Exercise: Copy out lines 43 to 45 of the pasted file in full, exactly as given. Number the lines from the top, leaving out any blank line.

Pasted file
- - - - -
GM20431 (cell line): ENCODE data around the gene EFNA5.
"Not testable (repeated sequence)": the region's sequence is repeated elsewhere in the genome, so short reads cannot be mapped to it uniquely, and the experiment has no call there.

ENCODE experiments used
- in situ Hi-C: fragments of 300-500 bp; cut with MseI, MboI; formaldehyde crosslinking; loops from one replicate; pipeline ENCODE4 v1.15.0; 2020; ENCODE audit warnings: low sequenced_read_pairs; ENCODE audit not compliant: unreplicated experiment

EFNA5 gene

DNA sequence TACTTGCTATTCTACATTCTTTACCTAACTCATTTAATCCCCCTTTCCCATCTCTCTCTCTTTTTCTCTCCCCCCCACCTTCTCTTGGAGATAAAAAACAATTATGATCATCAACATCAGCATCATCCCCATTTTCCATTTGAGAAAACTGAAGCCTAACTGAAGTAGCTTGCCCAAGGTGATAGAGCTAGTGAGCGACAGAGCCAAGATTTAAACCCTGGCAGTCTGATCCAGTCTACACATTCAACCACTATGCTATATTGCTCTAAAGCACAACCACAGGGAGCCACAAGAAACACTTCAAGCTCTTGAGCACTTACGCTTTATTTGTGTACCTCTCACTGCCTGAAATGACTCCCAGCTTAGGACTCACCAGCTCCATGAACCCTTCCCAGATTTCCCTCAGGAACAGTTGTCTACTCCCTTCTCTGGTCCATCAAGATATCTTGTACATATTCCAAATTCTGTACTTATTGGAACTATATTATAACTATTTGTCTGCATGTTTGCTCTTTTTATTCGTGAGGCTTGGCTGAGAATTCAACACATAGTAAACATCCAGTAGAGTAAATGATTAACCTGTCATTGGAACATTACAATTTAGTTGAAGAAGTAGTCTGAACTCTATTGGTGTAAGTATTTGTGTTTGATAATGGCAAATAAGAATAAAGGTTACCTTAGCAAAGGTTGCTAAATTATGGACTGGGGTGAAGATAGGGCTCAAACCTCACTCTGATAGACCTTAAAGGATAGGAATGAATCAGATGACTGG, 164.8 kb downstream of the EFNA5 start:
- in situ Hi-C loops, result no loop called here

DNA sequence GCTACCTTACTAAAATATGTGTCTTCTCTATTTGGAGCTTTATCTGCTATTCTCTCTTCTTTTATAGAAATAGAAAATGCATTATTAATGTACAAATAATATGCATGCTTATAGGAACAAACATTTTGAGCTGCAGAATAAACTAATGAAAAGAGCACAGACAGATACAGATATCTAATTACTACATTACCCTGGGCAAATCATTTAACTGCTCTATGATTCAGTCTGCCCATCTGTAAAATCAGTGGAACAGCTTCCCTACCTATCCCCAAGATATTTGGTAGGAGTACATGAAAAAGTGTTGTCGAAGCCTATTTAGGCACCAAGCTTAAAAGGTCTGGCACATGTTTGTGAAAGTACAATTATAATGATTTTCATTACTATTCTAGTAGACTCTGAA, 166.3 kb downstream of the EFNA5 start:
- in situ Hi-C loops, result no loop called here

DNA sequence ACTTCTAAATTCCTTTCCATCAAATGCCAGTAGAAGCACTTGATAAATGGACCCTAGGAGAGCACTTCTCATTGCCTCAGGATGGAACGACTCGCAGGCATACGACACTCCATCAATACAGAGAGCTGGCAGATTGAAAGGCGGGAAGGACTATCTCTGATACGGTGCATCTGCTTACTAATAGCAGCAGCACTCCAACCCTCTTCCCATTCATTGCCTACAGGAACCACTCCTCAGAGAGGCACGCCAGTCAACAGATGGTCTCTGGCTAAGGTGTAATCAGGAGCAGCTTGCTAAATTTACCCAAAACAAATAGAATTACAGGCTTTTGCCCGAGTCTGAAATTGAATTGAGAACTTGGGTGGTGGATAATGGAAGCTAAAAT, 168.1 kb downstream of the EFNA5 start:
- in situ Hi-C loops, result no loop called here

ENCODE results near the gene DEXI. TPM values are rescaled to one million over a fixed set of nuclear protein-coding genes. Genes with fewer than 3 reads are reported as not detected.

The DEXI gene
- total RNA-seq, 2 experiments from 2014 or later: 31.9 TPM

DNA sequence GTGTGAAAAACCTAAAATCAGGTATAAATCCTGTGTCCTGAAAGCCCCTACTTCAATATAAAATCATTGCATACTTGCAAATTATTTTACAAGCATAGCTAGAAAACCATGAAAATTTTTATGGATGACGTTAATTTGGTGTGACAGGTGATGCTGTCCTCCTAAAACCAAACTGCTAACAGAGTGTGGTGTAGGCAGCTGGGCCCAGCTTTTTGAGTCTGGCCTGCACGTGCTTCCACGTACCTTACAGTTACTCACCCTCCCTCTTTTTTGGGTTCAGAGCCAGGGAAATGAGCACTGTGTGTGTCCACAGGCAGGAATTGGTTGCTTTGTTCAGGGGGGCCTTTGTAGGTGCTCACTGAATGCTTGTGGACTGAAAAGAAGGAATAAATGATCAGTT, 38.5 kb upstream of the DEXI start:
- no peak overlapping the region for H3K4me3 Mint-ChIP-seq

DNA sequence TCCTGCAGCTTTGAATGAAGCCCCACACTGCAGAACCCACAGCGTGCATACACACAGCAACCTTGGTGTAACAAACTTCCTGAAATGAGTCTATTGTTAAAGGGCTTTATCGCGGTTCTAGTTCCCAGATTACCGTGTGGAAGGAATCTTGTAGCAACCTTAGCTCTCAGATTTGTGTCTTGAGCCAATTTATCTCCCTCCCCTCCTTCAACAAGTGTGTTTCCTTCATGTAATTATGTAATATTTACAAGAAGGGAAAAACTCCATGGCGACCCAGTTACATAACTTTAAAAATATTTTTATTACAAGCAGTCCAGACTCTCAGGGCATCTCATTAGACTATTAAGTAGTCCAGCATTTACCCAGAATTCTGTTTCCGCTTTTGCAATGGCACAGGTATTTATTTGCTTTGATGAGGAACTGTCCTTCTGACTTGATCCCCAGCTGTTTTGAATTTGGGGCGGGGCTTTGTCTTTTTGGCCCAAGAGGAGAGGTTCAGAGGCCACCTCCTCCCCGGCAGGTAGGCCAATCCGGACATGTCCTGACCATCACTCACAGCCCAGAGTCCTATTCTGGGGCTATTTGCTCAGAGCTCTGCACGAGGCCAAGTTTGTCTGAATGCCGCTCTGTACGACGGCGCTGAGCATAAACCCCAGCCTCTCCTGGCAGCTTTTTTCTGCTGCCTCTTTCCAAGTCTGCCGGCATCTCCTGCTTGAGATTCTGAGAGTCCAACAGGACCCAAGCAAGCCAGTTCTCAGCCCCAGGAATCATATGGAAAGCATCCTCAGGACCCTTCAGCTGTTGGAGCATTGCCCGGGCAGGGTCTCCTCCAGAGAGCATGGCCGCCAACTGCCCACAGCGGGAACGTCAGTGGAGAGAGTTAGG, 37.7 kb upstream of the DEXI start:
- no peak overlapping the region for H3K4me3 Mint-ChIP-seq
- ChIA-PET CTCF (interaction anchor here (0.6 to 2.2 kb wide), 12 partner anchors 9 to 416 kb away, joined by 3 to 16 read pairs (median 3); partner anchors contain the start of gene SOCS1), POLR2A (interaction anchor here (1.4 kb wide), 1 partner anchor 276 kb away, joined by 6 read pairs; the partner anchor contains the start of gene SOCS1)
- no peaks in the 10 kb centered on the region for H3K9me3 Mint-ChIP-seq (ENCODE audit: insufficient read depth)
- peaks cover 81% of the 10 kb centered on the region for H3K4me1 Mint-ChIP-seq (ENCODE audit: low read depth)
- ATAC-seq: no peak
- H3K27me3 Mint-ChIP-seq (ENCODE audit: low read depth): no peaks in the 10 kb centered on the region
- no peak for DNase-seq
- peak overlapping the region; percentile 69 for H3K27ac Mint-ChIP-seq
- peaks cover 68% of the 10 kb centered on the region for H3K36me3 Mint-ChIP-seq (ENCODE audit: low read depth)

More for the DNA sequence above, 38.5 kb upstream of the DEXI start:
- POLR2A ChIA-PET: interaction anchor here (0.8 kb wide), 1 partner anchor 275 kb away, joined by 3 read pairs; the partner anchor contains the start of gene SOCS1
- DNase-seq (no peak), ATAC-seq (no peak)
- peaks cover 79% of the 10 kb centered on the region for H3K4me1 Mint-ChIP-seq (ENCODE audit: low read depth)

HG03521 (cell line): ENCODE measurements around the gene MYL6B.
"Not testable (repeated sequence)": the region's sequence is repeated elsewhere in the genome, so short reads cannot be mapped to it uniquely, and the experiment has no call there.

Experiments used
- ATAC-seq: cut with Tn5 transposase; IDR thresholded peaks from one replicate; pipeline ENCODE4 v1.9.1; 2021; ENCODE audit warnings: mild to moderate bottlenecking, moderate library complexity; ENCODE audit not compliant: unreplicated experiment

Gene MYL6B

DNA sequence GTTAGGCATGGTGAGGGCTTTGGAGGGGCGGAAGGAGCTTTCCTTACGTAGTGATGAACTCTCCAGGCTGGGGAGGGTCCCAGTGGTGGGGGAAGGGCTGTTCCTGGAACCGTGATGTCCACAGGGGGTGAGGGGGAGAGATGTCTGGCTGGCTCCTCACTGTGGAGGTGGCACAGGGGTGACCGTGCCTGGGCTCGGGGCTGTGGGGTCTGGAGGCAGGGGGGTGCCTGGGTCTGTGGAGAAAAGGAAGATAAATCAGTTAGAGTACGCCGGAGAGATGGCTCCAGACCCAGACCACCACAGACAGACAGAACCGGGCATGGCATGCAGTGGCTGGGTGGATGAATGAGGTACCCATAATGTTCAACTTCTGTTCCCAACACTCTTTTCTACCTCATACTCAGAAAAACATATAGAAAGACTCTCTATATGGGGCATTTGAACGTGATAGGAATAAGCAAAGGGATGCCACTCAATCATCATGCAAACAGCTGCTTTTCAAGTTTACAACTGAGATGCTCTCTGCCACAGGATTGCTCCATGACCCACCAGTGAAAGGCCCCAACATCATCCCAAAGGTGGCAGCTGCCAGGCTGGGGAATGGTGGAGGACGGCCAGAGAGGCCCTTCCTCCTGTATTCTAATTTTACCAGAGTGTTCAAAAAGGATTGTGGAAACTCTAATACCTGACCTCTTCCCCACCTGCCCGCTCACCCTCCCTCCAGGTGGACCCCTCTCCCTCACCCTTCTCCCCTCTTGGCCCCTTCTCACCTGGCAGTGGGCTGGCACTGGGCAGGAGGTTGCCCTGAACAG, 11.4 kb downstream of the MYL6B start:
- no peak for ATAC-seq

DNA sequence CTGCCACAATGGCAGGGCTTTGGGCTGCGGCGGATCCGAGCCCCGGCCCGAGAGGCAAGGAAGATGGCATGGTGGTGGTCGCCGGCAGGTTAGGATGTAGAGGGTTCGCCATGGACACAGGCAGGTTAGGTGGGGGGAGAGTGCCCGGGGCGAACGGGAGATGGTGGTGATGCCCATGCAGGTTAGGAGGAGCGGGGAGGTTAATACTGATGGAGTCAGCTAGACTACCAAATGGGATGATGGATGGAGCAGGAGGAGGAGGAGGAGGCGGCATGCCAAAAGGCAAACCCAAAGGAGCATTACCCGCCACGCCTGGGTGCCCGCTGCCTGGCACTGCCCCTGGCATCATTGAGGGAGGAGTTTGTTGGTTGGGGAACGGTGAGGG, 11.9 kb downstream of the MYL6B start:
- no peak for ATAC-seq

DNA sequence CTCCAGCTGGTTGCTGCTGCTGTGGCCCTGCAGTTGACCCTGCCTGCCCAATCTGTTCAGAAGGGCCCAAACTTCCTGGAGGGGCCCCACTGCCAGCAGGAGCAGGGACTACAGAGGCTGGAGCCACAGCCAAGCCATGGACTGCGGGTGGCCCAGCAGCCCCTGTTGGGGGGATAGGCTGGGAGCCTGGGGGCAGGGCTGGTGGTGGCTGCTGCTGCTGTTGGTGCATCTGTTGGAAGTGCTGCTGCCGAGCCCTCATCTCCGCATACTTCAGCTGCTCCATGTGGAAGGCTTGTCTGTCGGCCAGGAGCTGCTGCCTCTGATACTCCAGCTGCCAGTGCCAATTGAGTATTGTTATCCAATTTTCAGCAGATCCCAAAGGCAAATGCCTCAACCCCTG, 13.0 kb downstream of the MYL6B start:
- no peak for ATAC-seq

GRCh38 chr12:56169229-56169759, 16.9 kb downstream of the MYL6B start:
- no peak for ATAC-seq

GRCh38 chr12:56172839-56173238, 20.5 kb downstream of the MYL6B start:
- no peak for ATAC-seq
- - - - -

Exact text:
- no peak for ATAC-seq

GRCh38 chr12:56172839-56173238, 20.5 kb downstream of the MYL6B start:
- no peak for ATAC-seq